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to be a message sent to the establishment that this cannot go on. we cannot continue in the way we are going. it is not working. the book came out earlier this summer. hasn't received the reaction you expected -- has it received the reaction you expected? guest: i didn't know what to expect. there are a lot of people who agree with it and a lot of people who disagree with it. i would have liked to have more debate about it. there haven't been many liberals that want to debated. that is something i would like to see. case.our let's actually debate this. this is another serious problem. you can't have knowledge without debate. it's like groupthink.
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it's orwellian. that's what we are headed toward. where you work at fox news is an argument. or you are a misogynist. it's not an argument. we need to be having debates. are you going to write another book? guest: i will never do such a quick turnaround. i wanted to get it done before the election because it was going to be too hard to do election stuff and write a book. i would write another book just not in four months. host: kirsten powers, fox news contributor. thank you. we will take a short break. when i come back, your phone calls. our lines are open. (202) 748-8001 republicans. (202) 748-8000 democrats.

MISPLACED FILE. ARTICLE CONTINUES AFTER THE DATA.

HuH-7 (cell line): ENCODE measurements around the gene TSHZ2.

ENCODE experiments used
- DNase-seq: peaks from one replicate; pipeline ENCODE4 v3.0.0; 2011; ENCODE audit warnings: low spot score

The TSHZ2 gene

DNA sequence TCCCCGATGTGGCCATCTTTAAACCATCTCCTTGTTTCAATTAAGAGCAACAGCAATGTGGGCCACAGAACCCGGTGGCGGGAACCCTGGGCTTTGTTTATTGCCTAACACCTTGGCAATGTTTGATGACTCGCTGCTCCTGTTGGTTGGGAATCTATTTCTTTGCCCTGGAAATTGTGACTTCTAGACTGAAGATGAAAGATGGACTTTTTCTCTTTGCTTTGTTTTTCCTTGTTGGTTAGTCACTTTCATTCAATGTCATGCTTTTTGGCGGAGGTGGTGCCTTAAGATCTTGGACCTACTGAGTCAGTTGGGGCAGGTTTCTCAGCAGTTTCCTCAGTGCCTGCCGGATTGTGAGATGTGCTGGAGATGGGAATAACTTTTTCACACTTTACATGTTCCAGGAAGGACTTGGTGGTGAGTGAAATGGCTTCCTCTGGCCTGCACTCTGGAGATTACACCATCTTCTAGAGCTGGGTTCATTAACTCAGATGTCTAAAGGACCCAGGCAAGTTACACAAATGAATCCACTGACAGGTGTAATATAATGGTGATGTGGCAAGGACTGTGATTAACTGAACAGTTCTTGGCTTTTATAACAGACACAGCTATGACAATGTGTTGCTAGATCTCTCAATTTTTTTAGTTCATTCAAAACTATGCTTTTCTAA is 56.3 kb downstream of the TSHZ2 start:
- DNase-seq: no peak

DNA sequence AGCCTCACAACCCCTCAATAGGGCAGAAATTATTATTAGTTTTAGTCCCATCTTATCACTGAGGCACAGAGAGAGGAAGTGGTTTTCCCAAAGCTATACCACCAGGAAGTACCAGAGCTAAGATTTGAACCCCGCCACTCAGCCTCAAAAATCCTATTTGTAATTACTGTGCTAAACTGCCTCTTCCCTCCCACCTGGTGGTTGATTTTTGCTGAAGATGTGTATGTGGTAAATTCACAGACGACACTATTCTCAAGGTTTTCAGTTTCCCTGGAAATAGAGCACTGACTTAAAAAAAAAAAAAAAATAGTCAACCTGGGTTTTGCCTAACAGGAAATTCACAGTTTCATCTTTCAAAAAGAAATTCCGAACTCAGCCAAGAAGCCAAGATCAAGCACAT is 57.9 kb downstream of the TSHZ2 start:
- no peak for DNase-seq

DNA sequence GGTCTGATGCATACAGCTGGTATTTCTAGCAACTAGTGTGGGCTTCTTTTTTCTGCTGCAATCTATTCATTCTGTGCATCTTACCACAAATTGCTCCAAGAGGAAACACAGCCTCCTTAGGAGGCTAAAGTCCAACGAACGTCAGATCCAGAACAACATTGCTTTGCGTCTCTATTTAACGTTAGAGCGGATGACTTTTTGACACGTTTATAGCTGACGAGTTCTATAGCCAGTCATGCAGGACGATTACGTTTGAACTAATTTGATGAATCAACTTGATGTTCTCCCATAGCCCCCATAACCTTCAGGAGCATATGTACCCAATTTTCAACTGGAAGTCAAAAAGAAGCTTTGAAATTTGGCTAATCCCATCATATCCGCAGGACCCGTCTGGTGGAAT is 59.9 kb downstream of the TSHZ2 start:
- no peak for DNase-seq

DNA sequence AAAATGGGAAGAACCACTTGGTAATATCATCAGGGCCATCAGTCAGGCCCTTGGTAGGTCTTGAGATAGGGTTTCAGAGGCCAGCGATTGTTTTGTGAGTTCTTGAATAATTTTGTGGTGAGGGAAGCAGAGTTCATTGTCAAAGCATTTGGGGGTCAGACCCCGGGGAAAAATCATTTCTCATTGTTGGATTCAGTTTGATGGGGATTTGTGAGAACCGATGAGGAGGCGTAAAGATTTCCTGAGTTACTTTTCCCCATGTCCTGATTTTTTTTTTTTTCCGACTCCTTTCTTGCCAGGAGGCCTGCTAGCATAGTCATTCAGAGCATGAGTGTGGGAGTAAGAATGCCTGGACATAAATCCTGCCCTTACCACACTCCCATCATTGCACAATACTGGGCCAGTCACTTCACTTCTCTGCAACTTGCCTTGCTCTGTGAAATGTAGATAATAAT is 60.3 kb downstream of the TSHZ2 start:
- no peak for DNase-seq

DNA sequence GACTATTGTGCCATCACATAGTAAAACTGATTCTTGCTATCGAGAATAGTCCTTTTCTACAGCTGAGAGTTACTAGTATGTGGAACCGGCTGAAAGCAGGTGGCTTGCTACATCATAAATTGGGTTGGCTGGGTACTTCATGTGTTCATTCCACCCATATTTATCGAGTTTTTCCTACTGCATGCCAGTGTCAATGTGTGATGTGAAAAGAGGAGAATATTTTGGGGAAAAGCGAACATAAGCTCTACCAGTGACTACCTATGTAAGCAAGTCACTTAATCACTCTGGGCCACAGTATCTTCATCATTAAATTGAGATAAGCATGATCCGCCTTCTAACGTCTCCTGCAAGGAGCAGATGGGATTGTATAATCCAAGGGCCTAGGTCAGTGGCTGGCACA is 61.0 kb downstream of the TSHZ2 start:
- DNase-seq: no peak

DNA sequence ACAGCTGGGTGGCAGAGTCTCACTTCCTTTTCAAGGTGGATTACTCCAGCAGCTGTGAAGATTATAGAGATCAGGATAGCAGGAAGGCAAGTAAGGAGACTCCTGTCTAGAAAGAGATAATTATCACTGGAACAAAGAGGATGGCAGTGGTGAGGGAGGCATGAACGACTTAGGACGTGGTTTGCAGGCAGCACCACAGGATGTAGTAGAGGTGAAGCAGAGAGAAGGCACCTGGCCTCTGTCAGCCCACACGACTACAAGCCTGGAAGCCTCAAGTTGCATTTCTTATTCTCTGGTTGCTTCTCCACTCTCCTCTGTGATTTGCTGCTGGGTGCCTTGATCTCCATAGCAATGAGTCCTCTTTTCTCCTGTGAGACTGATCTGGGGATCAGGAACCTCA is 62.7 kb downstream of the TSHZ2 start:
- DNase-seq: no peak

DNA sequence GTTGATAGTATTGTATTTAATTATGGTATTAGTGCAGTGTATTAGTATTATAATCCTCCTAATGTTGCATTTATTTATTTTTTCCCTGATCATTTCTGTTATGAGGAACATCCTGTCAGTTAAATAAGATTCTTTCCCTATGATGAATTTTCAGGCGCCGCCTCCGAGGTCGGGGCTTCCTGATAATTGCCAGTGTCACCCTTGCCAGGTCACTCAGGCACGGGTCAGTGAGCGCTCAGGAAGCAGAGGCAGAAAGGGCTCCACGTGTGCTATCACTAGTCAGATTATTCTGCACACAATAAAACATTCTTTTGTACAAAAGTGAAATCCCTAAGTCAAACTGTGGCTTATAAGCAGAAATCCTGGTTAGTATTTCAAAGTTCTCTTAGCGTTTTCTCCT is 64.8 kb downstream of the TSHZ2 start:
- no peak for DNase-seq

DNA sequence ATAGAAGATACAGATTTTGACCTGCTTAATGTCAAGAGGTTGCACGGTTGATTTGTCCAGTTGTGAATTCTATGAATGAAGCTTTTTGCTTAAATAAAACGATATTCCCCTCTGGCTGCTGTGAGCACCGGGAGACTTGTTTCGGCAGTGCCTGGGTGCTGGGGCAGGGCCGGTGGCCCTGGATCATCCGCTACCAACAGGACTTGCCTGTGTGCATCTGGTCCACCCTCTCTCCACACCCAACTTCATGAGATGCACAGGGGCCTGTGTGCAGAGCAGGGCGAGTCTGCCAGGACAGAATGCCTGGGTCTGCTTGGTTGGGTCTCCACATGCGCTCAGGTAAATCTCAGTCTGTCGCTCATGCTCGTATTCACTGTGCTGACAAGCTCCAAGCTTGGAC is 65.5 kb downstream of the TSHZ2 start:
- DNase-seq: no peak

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(202) 748-8002 independents. you are watching washington journal. ♪ c-span is in des moines for the iowa state fair and wrote to the white house coverage of presidential candidates. our live coverage is on c-span, c-span radio, and c-span.org. as the candidates walk the fairgrounds and speak at the candidate so rocks -- candidate x, here's the schedule. morning, republican jeb bush. republican rick santorum at noon followed by lincoln chafee at 12:30 and bernie sanders at 3:00. afternoon, then carson at
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5:00 and george pataki at 5:30. carson at 5:00 and george pataki at 5:30. >> this weekend on politics books and american history. presidential candidates beget the des moines register's candidates soapbox. ,e will hear from rick santorum lincoln chafee, and bernie sanders. sunday, more live coverage with ben carson followed by george pataki. mccaskill on her life and political career. d'souza talks about his book.